As the fourth generation spare to the Johnson Legacy family, and daughter of the self-proclaimed supervillain Fey Johnson, Emelia Johnson’d had a lot of strange days before. But this one took the maple-bacon cupcake.
The last thing she remembered doing was delivering a carefully worded warning to her young friend Free-Jon about the importance of timing to what they were about to do. That conversation replayed in her mind now.
Free: “You’re sure we can’t stay just a little bit longer?”
Em: “Not if we don’t want to get sucked into an infinite time vortex that will simultaneously age us up and down and eventually destroy our coding forever.”
“Yeah..” Emelia regretted aloud, “I really shouldn’t have said that.”
But it was a bit too late to take it back. Here she was, hurled across time and space only to land a familiarish place, in the relative present.. in a rapidly-aged body.
Emelia ran her fingers over the network of wrinkles that now stretched across the top of her right hand. Wow, she thought, old lady skin is soft. Being something of a scientific Genius, she was quite curious about the changes her body had just undergone – were she at home, she could run some tests.. But there wasn’t time to dilly-dally now.
Emelia and Free-Jon had come here because he wanted to visit his cousins, the Wolffs, who he hadn’t seen since his grandmother Cooper’s funeral. But the portal they’d stepped through to get here was nowhere in sight, and neither was Free-Jon. Luckily, Emelia had a powerful tool at her disposal: a device known in the common vernacular as a Time/Space Thingy.
Emelia had acquired her Time/Space Thingy during her months in Bilmonaghan’s world. Many important people there carried them – it enabled them to safely travel between locations, across saved games and even to different hard drives. This device was specially attuned to her – all she had to do was hold it and concentrate her intentions, and she could find familiar places or people just like that.
“All I have to do is just..”
But it wasn’t working.
“What the frick-frack?! Why won’t it work!”
Emelia refocused her intentions and concentrated with all her will, but the Time/Space Thingy just sat in her hand like a Kitchen Upgrade Part. It didn’t seem to recognize her at all.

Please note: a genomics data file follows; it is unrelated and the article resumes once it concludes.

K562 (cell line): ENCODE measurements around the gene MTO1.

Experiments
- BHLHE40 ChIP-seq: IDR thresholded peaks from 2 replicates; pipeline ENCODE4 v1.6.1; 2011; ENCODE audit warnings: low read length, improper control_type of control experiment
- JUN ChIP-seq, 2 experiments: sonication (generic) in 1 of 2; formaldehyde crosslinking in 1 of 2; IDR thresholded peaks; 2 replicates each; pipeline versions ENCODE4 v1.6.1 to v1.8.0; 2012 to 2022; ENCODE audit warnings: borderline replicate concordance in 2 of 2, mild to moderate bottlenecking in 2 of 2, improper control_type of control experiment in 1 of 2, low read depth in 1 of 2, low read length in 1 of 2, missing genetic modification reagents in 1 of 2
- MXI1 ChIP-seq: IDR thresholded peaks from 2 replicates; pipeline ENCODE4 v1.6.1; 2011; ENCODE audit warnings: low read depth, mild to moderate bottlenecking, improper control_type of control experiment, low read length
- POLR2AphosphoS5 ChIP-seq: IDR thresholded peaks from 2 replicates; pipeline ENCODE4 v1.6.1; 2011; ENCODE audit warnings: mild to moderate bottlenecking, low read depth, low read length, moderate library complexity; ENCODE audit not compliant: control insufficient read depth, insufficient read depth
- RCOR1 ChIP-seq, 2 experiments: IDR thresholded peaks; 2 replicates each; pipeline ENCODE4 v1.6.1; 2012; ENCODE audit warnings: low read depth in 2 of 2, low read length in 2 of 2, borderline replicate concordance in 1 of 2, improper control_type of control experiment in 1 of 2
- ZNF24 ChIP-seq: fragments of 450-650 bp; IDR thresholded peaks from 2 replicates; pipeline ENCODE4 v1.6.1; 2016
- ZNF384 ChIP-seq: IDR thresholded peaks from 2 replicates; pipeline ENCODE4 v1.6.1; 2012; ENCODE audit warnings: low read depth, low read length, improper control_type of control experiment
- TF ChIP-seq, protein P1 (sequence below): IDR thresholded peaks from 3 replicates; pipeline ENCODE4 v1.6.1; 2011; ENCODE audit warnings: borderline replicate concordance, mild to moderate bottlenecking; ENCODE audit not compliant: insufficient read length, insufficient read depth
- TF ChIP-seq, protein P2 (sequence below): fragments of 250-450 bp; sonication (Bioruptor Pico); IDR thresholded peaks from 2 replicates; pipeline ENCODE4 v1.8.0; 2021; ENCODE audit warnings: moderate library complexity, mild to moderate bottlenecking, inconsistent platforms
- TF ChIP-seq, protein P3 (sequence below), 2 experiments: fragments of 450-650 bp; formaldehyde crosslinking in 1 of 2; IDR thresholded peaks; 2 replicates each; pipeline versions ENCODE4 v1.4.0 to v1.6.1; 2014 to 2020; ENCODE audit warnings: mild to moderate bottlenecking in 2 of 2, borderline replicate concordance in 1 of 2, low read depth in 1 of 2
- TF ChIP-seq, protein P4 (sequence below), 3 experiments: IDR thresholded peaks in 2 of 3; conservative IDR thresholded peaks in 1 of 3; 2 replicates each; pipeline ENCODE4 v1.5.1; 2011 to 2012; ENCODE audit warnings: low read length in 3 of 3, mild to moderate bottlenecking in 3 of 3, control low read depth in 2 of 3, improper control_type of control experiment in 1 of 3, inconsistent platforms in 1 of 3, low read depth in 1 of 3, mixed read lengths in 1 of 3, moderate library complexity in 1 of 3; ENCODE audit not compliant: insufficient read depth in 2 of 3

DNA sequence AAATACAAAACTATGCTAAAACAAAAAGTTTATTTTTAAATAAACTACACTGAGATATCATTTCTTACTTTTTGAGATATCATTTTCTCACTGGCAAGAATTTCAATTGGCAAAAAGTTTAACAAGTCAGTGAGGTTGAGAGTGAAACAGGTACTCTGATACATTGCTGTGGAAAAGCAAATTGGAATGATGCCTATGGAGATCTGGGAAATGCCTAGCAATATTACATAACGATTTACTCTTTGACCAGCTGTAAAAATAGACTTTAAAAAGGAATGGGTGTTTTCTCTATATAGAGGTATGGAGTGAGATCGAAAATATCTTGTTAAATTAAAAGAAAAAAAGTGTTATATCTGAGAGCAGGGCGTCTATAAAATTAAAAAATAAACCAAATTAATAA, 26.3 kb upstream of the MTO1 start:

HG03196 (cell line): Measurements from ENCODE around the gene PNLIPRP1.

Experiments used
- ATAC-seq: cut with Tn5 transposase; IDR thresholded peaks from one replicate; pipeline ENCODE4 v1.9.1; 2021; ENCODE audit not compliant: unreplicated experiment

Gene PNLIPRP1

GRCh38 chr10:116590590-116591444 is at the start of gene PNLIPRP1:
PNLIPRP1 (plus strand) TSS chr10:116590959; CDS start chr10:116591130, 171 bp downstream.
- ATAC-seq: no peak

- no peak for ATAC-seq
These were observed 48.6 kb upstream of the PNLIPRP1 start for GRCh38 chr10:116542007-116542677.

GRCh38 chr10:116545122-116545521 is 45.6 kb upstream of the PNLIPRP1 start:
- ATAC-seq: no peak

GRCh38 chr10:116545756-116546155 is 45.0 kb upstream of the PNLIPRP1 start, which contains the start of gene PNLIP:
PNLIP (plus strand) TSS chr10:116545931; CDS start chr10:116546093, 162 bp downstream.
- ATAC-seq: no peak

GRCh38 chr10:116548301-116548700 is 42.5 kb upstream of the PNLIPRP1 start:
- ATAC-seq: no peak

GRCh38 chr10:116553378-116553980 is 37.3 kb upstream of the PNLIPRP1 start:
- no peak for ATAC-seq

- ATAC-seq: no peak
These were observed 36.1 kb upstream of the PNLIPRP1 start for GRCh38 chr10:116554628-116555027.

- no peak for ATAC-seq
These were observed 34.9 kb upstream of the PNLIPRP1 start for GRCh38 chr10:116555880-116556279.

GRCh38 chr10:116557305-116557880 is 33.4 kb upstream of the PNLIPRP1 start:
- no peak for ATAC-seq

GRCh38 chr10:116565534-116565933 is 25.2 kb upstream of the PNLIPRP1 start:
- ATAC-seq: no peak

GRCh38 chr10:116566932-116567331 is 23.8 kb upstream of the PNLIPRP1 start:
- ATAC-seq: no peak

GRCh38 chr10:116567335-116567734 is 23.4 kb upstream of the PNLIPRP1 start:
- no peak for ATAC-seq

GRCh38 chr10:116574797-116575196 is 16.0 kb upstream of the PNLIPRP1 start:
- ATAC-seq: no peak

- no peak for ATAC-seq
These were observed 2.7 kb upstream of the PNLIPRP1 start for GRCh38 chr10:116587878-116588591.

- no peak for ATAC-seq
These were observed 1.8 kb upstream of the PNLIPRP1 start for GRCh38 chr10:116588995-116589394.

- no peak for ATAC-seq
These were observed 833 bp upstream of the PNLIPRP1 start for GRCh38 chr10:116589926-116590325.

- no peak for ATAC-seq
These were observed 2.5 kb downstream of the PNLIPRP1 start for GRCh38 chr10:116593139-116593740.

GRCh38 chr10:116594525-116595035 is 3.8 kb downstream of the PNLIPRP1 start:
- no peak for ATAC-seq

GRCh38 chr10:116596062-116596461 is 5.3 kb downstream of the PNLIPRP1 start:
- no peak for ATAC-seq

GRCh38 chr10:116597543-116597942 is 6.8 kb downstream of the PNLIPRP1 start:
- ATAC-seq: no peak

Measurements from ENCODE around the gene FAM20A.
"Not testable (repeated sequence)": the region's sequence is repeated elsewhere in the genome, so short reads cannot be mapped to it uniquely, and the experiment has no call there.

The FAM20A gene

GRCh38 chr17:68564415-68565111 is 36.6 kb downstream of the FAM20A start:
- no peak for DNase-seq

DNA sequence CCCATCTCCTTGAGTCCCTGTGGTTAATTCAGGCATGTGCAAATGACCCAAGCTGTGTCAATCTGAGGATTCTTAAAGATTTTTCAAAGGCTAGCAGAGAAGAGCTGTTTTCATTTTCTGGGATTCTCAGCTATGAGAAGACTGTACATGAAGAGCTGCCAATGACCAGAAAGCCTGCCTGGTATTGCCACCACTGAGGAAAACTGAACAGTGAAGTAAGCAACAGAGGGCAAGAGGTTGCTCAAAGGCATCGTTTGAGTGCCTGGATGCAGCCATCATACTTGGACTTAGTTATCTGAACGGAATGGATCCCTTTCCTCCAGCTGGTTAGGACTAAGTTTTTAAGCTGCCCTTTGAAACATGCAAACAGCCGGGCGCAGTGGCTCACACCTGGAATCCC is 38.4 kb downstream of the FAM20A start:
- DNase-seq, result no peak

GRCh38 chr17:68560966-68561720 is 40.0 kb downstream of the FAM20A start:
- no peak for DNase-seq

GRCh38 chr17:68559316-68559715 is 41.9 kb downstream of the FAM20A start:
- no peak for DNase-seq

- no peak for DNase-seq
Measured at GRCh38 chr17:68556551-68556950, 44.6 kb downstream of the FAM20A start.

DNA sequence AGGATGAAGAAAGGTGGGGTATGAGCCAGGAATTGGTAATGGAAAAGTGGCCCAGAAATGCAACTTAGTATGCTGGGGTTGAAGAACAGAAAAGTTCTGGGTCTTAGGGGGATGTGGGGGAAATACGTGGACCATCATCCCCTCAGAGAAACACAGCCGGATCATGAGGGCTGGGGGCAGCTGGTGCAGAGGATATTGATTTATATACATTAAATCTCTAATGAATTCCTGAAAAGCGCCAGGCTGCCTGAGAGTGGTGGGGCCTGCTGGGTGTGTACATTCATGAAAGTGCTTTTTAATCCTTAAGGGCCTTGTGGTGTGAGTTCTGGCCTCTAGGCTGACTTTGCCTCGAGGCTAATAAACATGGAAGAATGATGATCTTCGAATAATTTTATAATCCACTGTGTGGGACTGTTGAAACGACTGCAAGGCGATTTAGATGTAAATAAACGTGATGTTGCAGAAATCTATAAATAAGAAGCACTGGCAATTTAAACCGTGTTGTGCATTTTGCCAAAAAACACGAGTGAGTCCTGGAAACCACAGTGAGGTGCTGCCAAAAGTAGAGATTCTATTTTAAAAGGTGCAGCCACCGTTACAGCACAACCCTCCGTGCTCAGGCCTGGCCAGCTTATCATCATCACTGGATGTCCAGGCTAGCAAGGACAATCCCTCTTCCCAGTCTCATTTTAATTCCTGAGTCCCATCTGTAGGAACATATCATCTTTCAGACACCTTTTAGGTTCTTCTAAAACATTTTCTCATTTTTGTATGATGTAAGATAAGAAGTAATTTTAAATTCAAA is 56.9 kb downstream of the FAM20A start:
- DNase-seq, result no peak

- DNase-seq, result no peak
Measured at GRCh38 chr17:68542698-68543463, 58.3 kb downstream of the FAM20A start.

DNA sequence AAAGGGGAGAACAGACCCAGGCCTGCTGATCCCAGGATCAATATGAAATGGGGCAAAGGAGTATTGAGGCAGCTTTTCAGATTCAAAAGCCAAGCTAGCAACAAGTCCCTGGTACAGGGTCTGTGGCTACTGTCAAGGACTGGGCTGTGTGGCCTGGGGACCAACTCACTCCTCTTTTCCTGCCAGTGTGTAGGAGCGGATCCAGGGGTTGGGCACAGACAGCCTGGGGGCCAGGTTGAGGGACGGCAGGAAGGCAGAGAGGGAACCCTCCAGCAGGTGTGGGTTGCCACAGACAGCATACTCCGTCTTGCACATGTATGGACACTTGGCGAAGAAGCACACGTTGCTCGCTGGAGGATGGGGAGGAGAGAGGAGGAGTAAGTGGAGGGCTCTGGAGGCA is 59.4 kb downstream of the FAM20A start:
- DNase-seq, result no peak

“The device isn’t damaged,” she observed, “but I might be — my coding must have degraded! I need to get to a lab.”
Emelia wandered along the sidewalk, muttering to herself, trying not to allow the creeping panic that seemed to be following her set in. She was almost to the center of the map when she spotted a familiar face.
“You!! You’re Reagan Sloan!”
Emelia knew she probably sounded a wee bit overexcited – but, man, she finally felt like she was getting somewhere!
.. Or not.
“I’m afraid you have me mistaken for someone else,” the woman said.
Emelia wasn’t one to judge how someone wanted to live her life. Hell, she’d been through all that existential stuff herself. But she really needed Reagan’s help.
“Reagan, believe me -” Emelia said, “I don’t want to cause you any trouble or interfere with what you’ve got going here. But I’ve got to find my friend and get us back home, and you have to help me. You’re the only one here who understands this stuff.”
Reagan sighed. She was not interested in living as a Game-Aware Sim, nor all the drama that came along with it. But it was obvious that this woman wasn’t going to leave until she got what she came for, and the fact that Emelia needed her help was a bit flattering..
Damn that old ex-servant mentality, Reagan cursed to herself. But Emelia had already noticed the change in her demeanor, and Reagan had to look away to hide her smile.
“Well. Let’s get off the sidewalk then, shall we?” Reagan suggested. “Unless you aim to hobnob with Elder Wolff Prime in a second here.”
“Don’t have to ask me twice!” said Emelia, quickly scooting after Reagan into the house.
[This is part of the #wheresfree collab – more here.]
Brianna Clemons was at home on her day off, trying to ignore the commotion in the other room long enough to finish up washing the last of the darned dirty dishes.
Skyler and Aliyah, the two darling daughters she’d just left quietly doing homework in their shared bedroom, were at the front window horsing around — laughing and chattering and not doing homework.
Whatever the two of them were looking at out there must’ve been darned amusing.
“What the plum!” snorted Skyler.
“Skylerr!” whispered Aliyah, shocked at her sister’s choice of words.
“Plum, plummity-plum!” she sang-teased.
“Skyler – language!” Brianna shouted from the kitchen.
The girls went back to gawking out the window.
Skyler was just positioning herself to video the scene on her phone when her sister had a pang of conscience.
“Mom!” Aliyah called, “There’s an old naked guy in the yard!”
Brianna sighed and shook the soapy water from her hands, and went to check on her beast-children.
“Alright, now what’s this fuss about? You girls and your imaginations, I swear..”
Although she’d already been informed of the situation in the front yard, Brianna wasn’t quite prepared for what she saw when she reached up to close the shade.
“What the actual PLUM?!” Brianna blurted.
Skyler erupted in giggles.
“Momma did not say that.” Brianna assured her girls unsuccessfully.
The man behind the mailbox didn’t seem to realize, or didn’t seem to mind, that he was walking around in his birthday suit. He cheerfully approached the door and knocked.
They didn’t answer.
“Hello?” he probed.